American officials have begun advising US allies that the ongoing National Security Agency disclosures made possible by whistleblower Edward Snowden include files detailing cooperation between their international intelligence services.
US officials told The Washington Post that Snowden leaked documents indicating massive intelligence gathering efforts against sometimes hostile countries, including China, Russia and Iran. Those files contain evidence linking other countries, ones that may want to keep their cooperation with the US quiet, to such data collection.
Other countries’ military capabilities – details on weapons, missiles, ships and jets, among others – are included in the information in question, not surveillance.
This news comes after the NSA was accused of secretly monitoring sympathetic leaders, among them German Chancellor Angela Merkel, whose personal phone may have been tapped. As such, US intelligence has struggled in recent weeks to keep allies happy while keeping operations that rely on allies in motion.
“It is certainly a concern, just as much as the US collection [against European allies] being put in the news, if not more, because not only does it mean we have the potential of losing collection, but also of harming relationships,” an unnamed congressional aide told the Post.
The Office of the Director of National Intelligence is undertaking the task of informing international foreign services how they could have been inadvertently compromised. The already unenviable job is further complicated by the fact that, in many countries, one government agency is responsible for cooperating with the US while other departments are likely in the dark.
Among the difficulties in question is an operation against Russia overseen by a NATO country which then supplies the data collected to the US Air Force, Army, Navy and Marines, according to the Post report.
“If the Russians knew about it, it wouldn’t be hard for them to take appropriate measures to put a stop to it,” one official admitted.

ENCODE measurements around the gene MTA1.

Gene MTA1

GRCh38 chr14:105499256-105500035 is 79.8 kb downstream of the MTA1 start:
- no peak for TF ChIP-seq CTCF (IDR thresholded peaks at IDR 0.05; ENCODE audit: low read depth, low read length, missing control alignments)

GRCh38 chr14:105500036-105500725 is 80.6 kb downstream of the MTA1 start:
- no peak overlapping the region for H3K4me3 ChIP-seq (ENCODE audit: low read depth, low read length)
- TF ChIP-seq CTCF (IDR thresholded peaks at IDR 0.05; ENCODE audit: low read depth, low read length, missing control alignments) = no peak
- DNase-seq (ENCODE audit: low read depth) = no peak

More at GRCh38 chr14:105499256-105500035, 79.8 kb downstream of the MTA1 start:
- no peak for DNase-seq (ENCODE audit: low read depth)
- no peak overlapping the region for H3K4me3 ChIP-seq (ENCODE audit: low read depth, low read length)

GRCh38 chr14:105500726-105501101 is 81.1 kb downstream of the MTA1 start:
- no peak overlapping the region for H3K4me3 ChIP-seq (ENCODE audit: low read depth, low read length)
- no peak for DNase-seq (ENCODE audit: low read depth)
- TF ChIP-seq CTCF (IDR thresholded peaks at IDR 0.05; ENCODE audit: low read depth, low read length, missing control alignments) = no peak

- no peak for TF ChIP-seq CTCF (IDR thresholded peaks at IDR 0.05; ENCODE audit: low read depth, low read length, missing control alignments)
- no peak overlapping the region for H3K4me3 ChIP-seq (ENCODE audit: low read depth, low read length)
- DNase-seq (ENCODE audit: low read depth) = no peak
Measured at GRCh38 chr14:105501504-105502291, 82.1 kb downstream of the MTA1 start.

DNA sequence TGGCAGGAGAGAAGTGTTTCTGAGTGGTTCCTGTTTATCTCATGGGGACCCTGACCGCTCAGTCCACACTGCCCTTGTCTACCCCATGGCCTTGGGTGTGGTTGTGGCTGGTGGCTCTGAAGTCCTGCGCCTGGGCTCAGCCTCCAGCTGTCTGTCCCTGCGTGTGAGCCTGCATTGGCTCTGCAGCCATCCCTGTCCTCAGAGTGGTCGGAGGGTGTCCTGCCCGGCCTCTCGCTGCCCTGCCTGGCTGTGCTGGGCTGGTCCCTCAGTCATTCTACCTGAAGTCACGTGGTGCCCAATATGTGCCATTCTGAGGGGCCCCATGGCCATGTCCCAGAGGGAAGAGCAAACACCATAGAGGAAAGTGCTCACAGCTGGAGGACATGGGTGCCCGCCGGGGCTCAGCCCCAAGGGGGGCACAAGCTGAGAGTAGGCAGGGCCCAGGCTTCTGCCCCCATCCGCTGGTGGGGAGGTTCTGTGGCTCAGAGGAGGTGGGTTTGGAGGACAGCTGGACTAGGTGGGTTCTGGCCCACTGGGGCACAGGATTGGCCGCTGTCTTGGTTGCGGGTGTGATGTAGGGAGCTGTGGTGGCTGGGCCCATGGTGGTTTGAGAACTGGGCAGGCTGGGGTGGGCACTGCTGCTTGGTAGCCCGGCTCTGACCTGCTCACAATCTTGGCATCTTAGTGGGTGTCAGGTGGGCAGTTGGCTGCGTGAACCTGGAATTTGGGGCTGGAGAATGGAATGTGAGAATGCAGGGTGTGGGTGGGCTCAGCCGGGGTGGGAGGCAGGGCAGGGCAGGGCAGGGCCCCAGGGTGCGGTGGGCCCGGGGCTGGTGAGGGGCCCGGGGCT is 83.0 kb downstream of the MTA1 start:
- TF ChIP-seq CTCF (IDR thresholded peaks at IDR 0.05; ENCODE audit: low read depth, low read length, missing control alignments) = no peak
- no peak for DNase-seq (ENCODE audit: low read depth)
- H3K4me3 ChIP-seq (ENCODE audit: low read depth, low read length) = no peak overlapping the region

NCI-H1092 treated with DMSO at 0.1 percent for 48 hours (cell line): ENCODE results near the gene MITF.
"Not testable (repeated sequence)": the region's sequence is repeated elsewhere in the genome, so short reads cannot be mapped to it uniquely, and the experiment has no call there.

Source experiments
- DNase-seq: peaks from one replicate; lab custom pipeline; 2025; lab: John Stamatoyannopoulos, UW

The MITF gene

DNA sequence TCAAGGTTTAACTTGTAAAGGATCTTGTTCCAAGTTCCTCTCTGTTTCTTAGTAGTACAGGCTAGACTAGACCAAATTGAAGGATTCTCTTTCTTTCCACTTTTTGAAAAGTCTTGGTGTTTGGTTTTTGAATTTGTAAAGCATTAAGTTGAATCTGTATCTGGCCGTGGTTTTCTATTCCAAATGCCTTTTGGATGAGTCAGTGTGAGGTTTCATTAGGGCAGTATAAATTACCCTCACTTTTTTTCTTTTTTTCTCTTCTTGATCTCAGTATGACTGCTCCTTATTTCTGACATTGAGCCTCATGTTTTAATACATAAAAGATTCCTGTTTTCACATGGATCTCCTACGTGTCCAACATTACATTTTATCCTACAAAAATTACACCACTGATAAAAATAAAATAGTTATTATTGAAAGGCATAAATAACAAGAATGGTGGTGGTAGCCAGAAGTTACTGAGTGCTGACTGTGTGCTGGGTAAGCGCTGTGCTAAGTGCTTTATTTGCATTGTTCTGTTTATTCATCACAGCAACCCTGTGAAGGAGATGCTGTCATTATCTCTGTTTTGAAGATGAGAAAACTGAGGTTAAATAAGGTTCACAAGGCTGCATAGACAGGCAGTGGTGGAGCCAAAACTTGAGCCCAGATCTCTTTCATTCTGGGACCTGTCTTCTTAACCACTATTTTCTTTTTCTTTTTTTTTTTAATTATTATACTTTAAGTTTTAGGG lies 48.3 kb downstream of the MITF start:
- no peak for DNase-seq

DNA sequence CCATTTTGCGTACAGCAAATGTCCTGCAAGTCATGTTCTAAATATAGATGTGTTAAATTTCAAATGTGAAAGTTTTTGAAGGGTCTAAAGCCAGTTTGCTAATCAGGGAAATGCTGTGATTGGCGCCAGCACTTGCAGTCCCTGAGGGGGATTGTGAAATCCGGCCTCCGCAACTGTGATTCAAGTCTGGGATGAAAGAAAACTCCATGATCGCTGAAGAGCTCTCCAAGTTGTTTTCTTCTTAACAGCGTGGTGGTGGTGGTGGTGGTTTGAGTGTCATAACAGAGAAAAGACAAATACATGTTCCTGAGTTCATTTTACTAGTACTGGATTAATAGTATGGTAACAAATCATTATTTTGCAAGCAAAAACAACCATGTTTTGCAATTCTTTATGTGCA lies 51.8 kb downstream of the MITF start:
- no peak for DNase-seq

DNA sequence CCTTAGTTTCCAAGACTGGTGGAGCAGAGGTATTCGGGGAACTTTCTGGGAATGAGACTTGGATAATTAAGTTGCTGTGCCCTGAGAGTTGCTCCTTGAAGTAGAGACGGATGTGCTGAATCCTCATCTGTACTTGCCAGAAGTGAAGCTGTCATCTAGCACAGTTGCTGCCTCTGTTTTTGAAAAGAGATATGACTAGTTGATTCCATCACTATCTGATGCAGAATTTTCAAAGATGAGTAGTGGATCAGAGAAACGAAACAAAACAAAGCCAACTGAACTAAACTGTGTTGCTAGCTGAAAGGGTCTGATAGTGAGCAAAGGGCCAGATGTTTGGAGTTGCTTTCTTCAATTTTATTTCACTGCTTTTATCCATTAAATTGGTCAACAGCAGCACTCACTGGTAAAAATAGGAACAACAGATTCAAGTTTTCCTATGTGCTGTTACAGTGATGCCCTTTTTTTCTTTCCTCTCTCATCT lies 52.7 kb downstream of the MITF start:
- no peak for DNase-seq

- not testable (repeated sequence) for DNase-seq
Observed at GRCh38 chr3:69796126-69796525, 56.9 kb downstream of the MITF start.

Officials estimate that Snowden took approximately 30,000 documents from the Defense Intelligence Agency, which is frequently used by different branches of the armed services. And while US authorities have been investigating under the assumption that Snowden provided material to hostile governments, the former NSA contractor has denied that assertion and said more than once that he wishes to do no harm to the US.
“There’s a zero percent chance the Russians or Chinese have received any documents,” Snowden told The New York Times.
Thomas Drake, a former NSA executive turned whistleblower, was among a small group of civil liberty advocates who met with Snowden in Moscow this month.
“He’s made it quite clear that he was not going to compromise legitimate national intelligence and national security operations,” Drake said. “It’s telling that he did not give anything to WikiLeaks.”
Drake added that none of the documents the US is currently warning other nations about have been published yet.
Strains developed as a result of Snowden’s leaks were already on display Thursday as Brazil and Germany announced a joint effort to pass a United Nations General Resolution that would be the first notable international effort to rein in the NSA’s monitoring of foreign online communications. Like Germany’s claim that Merkel was the subject of surveillance, Brazilian President Dilma Rousseff has spent months condemning NSA intrusions into Brazil as “a breach of international law.”
Diplomats from both countries sat down in New York Thursday with officials from Latin American and other European governments to discuss a draft resolution that would expand the privacy rights outlined in the International Covenant on Civil and Political Rights adopted in the 1960s into the internet age. The document did not specifically mention the NSA, according to Foreign Policy magazine, yet the insinuation seemed clear.
“This is an example of the very worst aspects of the Snowden disclosures,” an anonymous defense official said. “It will be very difficult for the US to dig out of this, although we will over time. The short term costs in credibility and trust are enormous.”
Source: RT, photo: AFP Photo / John Macdougall
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